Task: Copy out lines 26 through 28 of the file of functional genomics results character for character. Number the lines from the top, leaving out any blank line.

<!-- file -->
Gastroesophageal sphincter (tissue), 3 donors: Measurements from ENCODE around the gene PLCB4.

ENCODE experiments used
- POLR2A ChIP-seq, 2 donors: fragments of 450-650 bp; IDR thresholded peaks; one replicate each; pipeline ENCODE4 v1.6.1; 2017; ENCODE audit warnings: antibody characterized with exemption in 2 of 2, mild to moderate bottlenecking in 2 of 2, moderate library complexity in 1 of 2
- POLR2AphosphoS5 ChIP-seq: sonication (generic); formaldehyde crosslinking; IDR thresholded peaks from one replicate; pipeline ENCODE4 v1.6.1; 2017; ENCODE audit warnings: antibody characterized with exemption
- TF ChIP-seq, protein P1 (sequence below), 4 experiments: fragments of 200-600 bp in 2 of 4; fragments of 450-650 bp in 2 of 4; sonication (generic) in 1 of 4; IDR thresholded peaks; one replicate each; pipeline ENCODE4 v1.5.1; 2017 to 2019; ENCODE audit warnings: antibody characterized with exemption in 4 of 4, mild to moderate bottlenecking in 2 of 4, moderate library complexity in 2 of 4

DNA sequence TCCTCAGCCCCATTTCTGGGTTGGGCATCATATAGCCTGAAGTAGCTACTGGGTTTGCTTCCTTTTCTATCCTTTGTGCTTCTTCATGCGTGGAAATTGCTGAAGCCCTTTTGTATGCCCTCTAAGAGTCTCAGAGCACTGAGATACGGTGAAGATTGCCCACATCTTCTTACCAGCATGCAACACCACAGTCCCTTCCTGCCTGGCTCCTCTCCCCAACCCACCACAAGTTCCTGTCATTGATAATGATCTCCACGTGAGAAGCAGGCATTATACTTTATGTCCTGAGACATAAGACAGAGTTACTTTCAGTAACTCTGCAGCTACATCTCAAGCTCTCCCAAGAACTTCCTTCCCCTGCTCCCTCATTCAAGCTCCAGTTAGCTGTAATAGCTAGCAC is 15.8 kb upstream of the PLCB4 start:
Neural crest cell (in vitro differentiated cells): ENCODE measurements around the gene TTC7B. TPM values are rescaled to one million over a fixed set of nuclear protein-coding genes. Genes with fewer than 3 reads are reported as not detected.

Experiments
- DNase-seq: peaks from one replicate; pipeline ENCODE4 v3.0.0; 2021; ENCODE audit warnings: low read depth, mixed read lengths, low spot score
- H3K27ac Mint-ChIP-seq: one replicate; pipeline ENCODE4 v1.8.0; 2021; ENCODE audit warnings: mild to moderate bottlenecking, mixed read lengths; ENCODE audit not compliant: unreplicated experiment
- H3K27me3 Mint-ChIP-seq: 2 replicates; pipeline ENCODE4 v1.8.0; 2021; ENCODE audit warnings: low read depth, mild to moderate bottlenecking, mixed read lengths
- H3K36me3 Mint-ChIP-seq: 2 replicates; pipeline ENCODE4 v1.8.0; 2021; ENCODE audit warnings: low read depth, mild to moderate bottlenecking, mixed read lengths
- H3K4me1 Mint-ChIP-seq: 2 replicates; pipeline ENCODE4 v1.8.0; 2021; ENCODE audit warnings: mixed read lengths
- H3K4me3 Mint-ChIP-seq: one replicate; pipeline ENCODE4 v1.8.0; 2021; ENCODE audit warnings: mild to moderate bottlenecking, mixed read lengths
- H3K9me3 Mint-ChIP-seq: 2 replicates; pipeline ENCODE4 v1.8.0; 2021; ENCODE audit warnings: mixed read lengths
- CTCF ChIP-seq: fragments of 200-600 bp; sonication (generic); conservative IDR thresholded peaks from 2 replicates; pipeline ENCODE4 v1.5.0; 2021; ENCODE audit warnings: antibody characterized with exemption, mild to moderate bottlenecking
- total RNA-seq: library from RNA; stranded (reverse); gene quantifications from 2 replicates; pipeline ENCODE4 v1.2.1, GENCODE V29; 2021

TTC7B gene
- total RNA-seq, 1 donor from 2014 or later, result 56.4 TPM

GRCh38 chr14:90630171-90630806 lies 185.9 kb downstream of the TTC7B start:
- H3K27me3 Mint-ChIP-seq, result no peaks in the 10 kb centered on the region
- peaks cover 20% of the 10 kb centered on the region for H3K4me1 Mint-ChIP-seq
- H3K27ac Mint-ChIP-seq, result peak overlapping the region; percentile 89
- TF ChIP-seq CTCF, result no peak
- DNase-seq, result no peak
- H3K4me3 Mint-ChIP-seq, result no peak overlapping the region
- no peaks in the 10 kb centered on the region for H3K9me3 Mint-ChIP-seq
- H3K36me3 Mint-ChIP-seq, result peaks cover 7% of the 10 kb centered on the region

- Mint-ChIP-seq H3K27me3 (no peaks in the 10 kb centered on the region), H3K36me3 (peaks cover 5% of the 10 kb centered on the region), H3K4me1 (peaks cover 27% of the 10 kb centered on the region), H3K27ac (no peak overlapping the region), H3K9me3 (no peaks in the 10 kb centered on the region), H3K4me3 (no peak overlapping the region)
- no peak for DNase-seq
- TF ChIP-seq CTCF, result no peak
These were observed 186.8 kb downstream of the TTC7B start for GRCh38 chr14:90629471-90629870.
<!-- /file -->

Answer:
- H3K4me3 Mint-ChIP-seq, result no peak overlapping the region
- no peaks in the 10 kb centered on the region for H3K9me3 Mint-ChIP-seq
- H3K36me3 Mint-ChIP-seq, result peaks cover 7% of the 10 kb centered on the region